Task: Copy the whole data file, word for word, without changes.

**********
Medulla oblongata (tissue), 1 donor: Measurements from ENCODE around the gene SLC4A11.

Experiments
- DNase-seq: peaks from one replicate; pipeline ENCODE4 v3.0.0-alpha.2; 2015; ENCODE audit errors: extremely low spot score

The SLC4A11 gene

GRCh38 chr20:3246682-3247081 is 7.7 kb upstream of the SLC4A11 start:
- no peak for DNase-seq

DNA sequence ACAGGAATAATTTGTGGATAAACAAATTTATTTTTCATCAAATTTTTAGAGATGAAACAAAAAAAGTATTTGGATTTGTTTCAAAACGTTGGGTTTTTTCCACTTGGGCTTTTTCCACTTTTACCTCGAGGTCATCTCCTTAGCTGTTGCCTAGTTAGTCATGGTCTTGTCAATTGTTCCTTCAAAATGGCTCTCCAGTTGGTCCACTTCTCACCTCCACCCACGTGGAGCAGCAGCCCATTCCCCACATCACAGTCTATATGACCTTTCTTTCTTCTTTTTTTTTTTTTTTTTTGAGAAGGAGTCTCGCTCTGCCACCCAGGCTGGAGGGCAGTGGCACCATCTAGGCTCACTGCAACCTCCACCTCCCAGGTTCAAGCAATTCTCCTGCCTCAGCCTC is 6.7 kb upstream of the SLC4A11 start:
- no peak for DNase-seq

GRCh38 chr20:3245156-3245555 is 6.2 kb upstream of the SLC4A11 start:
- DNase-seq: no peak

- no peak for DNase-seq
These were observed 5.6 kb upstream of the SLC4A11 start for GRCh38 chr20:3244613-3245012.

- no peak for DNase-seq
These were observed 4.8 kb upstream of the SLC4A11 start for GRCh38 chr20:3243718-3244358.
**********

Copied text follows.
Medulla oblongata (tissue), 1 donor: Measurements from ENCODE around the gene SLC4A11.

Experiments
- DNase-seq: peaks from one replicate; pipeline ENCODE4 v3.0.0-alpha.2; 2015; ENCODE audit errors: extremely low spot score

The SLC4A11 gene

GRCh38 chr20:3246682-3247081 is 7.7 kb upstream of the SLC4A11 start:
- no peak for DNase-seq

DNA sequence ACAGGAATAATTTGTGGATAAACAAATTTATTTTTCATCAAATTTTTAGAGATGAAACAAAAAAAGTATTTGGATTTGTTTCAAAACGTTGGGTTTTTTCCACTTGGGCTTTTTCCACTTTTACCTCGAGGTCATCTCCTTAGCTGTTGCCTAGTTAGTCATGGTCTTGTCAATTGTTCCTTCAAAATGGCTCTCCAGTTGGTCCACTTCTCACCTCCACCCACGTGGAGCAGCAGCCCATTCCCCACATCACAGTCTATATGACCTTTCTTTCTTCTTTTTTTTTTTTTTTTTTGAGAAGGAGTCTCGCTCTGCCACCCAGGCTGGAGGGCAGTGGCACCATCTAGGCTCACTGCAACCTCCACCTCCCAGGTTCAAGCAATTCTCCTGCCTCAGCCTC is 6.7 kb upstream of the SLC4A11 start:
- no peak for DNase-seq

GRCh38 chr20:3245156-3245555 is 6.2 kb upstream of the SLC4A11 start:
- DNase-seq: no peak

- no peak for DNase-seq
These were observed 5.6 kb upstream of the SLC4A11 start for GRCh38 chr20:3244613-3245012.

- no peak for DNase-seq
These were observed 4.8 kb upstream of the SLC4A11 start for GRCh38 chr20:3243718-3244358.